Less Maneuvering Spaces

All public and accessible washrooms must have ample maneuvering space (preferably 360 degrees) for wheelchair users.


Coloured and Dim Lights

A well-lighted washroom increases safety and security for everyone compared to colored and dim lights.


High Sanitary Pad Wending Machines

The trend of Pink Washrooms for ladies is growing in India. It would become more thoughtful; if sanitary pad vending machine placed at a low level to facilitate every woman.


Cleanliness and Hygiene Issues

These issues would be unpleasant for everyone. Hence, housekeeping team should have a round-the-clock cleaning service and place a duty chart in the washroom with the mobile number of the housekeeping administrator for an emergency.


Unusable Foot Pedal Dustbins

Considering the accessibility and hygiene factor, swing lid dustbins must be placed in the washroom.


No Emergency Buzzer/ Cord

It is mandatory to have an emergency buzzer/cord at the reach of the toilet seat. A frequent check is required to ensure it is functional constantly.


Missing Hand/ Grab Rails

Placing wall-mounted hand/ grab rails is the basic necessity of an accessible washroom.


Uncomfortable Toilet Seat

The height of the toilet seat from the floor should be between 17 inches – 19 inches from the floor for someone to shift from wheelchair to seat.


In-Wall Flush Tanks with Heavy Flush Valve

It is challenging to use such a flush valve wall-mounted behind the toilet seat. Hence, simple yet water-conserving flush tanks would be the best to use.


Poor Layout of Equipment Inside Toilet

For a perfect layout and proper placement of equipment /fixtures in an accessible washroom, designers must involve people with different disabilities. Because these people will be the best resource for designing, checking equipment standards, and writing guidelines for usage.


Incorrectly Mounted Toilet Shower and Toilet Roll Holder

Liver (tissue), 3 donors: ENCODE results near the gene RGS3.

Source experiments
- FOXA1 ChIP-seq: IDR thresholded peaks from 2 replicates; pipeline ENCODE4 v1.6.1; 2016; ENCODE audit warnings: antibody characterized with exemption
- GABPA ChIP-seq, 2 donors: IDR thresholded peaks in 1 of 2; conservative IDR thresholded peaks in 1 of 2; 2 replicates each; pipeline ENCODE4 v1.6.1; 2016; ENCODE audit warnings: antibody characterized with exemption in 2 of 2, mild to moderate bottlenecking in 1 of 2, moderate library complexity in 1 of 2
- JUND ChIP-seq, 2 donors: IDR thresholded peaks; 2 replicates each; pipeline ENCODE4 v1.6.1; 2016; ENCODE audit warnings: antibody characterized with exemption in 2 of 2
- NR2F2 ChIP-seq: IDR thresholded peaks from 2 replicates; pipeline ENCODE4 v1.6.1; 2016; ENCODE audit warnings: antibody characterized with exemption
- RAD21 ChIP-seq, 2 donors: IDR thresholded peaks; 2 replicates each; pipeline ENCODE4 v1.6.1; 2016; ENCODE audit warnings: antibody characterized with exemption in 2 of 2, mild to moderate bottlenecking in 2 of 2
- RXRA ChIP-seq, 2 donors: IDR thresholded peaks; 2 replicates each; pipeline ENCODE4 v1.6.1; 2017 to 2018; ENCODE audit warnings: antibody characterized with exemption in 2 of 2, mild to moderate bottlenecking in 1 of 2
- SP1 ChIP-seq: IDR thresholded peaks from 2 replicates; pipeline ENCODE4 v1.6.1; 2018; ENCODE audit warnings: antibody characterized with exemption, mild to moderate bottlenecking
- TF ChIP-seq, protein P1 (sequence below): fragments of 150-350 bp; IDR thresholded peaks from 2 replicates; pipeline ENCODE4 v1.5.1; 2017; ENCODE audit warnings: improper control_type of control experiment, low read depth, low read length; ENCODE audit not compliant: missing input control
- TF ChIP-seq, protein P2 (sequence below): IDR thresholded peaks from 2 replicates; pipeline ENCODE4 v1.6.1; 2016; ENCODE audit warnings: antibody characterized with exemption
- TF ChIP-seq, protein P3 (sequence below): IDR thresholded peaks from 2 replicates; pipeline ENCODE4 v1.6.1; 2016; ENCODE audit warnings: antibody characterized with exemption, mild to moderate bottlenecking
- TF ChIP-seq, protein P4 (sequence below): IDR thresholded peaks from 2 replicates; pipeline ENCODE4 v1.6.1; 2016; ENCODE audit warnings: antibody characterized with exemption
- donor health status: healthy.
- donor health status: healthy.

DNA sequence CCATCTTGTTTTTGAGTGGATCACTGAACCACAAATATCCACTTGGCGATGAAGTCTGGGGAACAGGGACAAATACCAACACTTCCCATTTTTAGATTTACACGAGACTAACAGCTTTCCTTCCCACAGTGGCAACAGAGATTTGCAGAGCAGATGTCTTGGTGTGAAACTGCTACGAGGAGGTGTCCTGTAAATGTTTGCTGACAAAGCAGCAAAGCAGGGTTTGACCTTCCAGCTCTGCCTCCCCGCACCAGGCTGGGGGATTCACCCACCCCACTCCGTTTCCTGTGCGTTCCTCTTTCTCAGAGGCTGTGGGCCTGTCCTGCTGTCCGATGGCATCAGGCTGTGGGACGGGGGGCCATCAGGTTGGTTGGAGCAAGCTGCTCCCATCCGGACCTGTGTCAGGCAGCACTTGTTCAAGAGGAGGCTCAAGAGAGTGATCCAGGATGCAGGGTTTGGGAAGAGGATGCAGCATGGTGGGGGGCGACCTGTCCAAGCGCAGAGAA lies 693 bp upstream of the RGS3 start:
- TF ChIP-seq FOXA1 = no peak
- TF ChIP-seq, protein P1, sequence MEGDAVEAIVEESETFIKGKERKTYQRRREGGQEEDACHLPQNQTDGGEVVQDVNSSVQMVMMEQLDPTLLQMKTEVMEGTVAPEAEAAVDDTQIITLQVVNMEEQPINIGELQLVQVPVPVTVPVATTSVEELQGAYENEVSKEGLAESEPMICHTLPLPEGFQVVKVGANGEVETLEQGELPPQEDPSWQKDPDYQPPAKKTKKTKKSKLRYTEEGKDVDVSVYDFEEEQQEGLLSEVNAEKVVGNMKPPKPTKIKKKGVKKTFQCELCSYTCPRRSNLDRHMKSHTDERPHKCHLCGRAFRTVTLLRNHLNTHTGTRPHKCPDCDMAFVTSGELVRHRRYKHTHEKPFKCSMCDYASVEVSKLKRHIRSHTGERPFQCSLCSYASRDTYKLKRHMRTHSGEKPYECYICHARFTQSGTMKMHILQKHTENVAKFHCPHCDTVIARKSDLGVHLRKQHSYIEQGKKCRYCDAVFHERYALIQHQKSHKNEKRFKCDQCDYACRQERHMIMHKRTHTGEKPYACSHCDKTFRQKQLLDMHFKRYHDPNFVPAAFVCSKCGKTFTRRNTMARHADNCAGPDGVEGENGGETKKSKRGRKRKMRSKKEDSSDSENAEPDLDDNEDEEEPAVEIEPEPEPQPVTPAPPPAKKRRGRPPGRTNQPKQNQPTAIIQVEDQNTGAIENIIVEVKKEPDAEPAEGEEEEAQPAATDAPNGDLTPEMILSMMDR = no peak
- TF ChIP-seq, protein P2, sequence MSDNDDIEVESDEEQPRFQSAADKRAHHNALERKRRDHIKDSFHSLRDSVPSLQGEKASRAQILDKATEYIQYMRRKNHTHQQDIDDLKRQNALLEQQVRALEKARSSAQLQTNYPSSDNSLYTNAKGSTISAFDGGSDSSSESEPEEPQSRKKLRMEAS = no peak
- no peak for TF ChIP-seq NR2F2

Both these toilet fixtures should be wall-mounted near the toilet seat and have easy access for a wheelchair user.


No Shelf Bracket Inside the Restroom

A small shelf bracket at a low height inside the restroom would be advantageous for people with disabilities to keep a purse, mobile, folding stick, etc. Since, high-hanging hooks are a discomfort for a wheelchair user.


Higher Sink/ Bathroom Sink Height

It is required to keep the sink/bathroom sink height low to use it conveniently and avoid water splashing.


Rotating Sink Taps

Reachable hands-free/ sensor taps on the sink would be more comfortable and conserve water.


Unreachable Sink Tap and Soap Dispenser

Sink Tap and soap dispenser should not be beyond the reach of a physically challenged person.


Slippery/ Vitrified Tile Flooring

Such flooring should never be used, as they can lead to grave accidents when wet.


Hand-Driers on Height

It is essential to have low-height hand-driers so that a wheelchair user doesn’t have to bear heat waves on the face. Besides that, properly dried hands help to gain a better grip on mobility aids.


Out-Of-Reach C-Fold Tissue Dispenser

Having a wall-mounted C-fold tissue dispenser at a low height instead of Hand-driers would prevent people from loud noise problems and dry heat allergies.


No Water in Toilet Taps and Flush Tanks

Good water supply in the Toilet tap and flush tanks makes it convenient to use for all.


Small Mirrors at Higher Level

Placing a full-length mirror on the wall or behind the washroom door could be helpful instead of small mirrors fixed at a higher level.


Unreachable Electric Switches and Plug Sockets

Having electrical switches and socket boards at waist height is helpful to the wheelchair user.

People with disabilities face many hurdles courageously in daily routine. But, just a simple thought of inclusivity can grant them independent access to basic necessity and leisurely activities.

About the Author

Ramanpreet is an inspiring Wheelchair Traveler based out of India. After being diagnosed with the condition of partial transverse myelitis, Raman did not quit on traveling. In fact, she took it upon herself to not only continue her passion for wanderlust but also make hundreds of other accessible travelers aware, confident and high on life.